She has a Bachelor degree in Sociology, which, according to her, “has fed many early curiosities, giving me the adequate chops for things like fighting cultural myopism, defending Marxism, and buying my professors’ books.” All these fun stuffs but nothing practical or nothing that could bring in paychecks.
After graduation, she spent over three years chasing entry-level work with nonprofits. She saw no success after some more years, though she has “gotten really good at scraping the gunk off of ketchup bottles.” Having failed on nearly all fronts, she turned to government handouts.
Her failure to make a decent living after a college education comes from the myth that many have held, that is, “the educated middle class as automatic recipients of middle class incomes” and “the assumption that college is some great equalizer (was it ever?).”
I hope college students keep this in mind, that is, nothing is guaranteed when you go to a college or when you graduate from a college. Your major, your hard work, your network, your connections, and your accomplishments during these four college years all play key parts in the outcome and in the life beyond college.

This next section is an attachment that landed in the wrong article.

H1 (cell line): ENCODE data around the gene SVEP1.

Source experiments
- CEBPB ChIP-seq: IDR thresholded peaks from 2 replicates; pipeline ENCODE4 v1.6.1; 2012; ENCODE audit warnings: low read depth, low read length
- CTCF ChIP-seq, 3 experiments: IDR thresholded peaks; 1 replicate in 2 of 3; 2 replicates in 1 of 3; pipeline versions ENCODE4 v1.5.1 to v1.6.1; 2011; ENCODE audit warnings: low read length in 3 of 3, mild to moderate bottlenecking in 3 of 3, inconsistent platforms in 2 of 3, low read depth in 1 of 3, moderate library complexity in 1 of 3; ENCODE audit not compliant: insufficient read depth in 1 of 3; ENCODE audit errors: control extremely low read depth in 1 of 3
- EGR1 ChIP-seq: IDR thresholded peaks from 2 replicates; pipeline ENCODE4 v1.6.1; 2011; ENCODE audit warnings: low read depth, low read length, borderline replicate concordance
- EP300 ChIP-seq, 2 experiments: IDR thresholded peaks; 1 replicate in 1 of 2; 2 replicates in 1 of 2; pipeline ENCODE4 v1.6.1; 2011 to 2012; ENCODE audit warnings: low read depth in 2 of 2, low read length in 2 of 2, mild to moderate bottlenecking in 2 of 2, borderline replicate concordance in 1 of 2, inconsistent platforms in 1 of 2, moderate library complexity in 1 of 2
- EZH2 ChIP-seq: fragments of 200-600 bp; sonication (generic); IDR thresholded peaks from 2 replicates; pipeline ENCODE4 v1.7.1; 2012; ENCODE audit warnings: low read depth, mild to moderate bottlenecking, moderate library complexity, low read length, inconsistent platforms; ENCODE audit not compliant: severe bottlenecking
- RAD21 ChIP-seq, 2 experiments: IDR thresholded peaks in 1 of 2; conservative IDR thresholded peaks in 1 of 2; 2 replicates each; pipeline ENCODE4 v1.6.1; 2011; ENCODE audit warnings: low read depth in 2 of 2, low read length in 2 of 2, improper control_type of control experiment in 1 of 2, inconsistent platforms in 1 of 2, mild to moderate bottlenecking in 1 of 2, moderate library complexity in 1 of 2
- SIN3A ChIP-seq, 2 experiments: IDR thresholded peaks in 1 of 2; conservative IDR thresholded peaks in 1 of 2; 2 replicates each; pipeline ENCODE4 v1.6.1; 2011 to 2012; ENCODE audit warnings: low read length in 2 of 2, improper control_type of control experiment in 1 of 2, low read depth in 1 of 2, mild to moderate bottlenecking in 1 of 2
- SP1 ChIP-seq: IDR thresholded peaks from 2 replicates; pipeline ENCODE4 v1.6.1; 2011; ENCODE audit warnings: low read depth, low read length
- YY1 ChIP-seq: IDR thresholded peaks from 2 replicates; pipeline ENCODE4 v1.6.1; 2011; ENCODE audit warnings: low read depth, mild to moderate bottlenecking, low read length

During Thanksgiving break, a friend of mine asked me about high school. “What should the kids do in high school?” To be sure, this is not the first time that this question was brought up to me. The answer is simple. Ask the kid “What do you want to do with your life?”
Why do I ask this question? Because high school is one of the transitional years during which a child tries to find out where her passion lies and what she wants to pursue in college. If a child cannot answer these questions, she’d better start thinking about them now
“What do you want to do with your life?” Nobody ever told you not to think or postpone thinking about this question during your high school years. In fact, if you don’t have any idea about how you want to live your life, chances are you are more likely to drift away beyond high school.
On Thanksgiving evening, we went to a friend’s house for a small gathering, where I talked to two interesting young Chinese girls.